If you like to feed birds in the winter then it’s time to dig out the feeders and give them a good cleaning. In the early fall, the resident birds such as chickadees, nuthatches, juncos and jays, begin to establish their winter feeding territories. Once the birds have found an area that can provide them with sufficient food, they tend to stay with it, as long as the supply holds up. If your address isn’t on the territory by early winter, then it might never be! Some of the other birds likely to visit winter feeders, such as redpolls, grosbeaks and goldfinches have not arrived in the area yet. But if you want to improve your chances of attracting these species, your feeders must be up when they arrive. I usually put mine up in early October.
Some people have questioned whether or not providing food at this time of year will cause birds to abandon their normal foods, or perhaps delay their migration. The available evidence suggests that most birds utilize a variety of foods throughout the day; they will not just sit at a feeder and gorge themselves all day long. It seems more likely that most birds use feeders to supplement their normal diet, rather than to replace it. There is little research that suggests that winter bird feeding is in any way harmful to a bird’s health, except in those cases where people provide inappropriate food. Bread, for example, contains bulk but very little food value. There have been cases where birds have filled up on such “empty foods” and then died overnight, their bodies not having the energy to keep warm. Each year I see one or two feeders around town that include a lot of table scraps. This is probably not a good idea. The only birds likely to be attracted to such a feeder would be crows, ravens, starlings, and possibly Steller’s Jays. These are very aggressive birds. Once they move in, it is very unlikely that other species will get much to eat. Putting feeders out in October is also unlikely to affect migration patterns. Most migrants have left by then; and those that haven’t are generally not the seed eaters, so they will not be tempted by your feeders.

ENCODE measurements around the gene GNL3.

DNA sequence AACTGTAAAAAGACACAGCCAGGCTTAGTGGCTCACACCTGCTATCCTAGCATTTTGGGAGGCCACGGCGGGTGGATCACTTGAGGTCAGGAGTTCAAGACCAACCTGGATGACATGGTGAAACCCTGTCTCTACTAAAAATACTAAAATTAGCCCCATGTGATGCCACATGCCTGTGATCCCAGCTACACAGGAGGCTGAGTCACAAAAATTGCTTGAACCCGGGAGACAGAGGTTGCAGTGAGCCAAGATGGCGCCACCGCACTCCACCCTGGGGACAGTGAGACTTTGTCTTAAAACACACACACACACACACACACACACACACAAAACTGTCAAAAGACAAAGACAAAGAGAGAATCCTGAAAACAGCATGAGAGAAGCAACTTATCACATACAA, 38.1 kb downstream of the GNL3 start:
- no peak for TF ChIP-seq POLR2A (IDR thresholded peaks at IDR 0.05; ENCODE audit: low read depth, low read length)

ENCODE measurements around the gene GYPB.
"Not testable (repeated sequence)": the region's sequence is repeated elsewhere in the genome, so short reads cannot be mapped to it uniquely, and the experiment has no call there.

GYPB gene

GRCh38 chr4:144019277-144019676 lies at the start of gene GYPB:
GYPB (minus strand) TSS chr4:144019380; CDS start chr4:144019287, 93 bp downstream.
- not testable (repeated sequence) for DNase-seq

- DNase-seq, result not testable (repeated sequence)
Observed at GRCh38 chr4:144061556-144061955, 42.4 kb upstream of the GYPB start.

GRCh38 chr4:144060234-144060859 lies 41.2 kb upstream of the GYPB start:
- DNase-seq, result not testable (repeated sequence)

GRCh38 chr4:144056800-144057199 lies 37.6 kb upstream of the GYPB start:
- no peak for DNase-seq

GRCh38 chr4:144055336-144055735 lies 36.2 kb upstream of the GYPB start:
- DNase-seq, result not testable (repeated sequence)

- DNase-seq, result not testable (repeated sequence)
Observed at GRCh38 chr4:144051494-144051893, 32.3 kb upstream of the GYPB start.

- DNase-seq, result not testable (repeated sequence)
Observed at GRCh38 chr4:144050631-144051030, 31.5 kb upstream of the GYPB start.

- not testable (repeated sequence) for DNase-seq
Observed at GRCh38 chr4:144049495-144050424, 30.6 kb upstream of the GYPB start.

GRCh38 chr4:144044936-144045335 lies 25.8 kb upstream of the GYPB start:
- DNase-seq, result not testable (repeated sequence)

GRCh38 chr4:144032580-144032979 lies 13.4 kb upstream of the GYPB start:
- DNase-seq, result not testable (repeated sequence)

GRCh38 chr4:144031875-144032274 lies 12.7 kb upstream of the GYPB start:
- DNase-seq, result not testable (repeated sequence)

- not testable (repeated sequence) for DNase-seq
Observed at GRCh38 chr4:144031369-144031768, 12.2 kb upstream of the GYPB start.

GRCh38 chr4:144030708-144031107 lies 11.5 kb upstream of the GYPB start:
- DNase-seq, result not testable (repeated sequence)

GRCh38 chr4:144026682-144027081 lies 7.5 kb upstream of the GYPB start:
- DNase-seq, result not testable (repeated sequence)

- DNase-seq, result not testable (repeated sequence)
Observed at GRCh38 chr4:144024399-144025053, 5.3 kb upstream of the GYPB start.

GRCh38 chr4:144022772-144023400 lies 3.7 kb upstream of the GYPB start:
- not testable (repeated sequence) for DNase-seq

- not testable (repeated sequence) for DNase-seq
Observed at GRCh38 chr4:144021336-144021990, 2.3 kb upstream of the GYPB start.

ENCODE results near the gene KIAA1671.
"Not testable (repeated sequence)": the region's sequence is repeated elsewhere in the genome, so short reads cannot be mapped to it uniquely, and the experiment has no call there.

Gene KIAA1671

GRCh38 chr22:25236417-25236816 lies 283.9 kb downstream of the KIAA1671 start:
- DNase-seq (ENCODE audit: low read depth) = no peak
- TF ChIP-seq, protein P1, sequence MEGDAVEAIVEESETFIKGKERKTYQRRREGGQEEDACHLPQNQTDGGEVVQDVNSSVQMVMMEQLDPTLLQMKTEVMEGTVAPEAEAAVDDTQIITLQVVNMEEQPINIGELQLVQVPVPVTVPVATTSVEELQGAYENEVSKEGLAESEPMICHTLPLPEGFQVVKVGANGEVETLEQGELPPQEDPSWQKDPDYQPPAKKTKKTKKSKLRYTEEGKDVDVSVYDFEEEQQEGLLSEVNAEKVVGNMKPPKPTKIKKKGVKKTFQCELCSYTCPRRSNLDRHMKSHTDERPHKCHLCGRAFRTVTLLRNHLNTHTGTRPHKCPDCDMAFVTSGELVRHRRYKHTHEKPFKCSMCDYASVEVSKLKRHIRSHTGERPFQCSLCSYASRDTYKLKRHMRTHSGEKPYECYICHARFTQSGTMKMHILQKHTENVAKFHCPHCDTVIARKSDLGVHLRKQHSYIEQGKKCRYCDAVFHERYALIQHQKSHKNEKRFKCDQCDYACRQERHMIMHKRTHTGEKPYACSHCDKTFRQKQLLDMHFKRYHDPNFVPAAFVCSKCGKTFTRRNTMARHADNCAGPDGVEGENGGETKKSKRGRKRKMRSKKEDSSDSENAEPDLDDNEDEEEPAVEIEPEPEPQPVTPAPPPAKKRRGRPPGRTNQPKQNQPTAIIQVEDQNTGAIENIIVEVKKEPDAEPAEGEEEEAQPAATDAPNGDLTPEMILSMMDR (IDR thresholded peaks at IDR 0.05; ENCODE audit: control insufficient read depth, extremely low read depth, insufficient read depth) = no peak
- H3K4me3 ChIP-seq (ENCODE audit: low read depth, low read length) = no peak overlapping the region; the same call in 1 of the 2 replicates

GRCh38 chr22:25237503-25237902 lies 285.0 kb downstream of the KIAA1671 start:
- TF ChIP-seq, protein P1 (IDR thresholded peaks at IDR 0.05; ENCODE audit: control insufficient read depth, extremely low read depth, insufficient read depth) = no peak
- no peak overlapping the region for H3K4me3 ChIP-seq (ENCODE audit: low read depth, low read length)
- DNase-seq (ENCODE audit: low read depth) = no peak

The best foods to provide local winter birds are seeds, (especially sunflower), and beef fat. Some birds prefer hanging feeders while others tend to feed only on the ground or on platform feeders. If you want to feed a variety of birds, you will have to provide a variety of feeding stations.But without question, the first feeding station you should provide is a hanging feeder with sunflower seeds. The small, black oil sunflower seeds seem to be most effective. The seed mixtures available in most stores are not as good at attracting birds in our area. At my feeders, only the ground feeding birds, such as juncos, choose these over the sunflowers. The mixtures also contain a lot of millet, which tends to remain in the feeders after all else has been taken.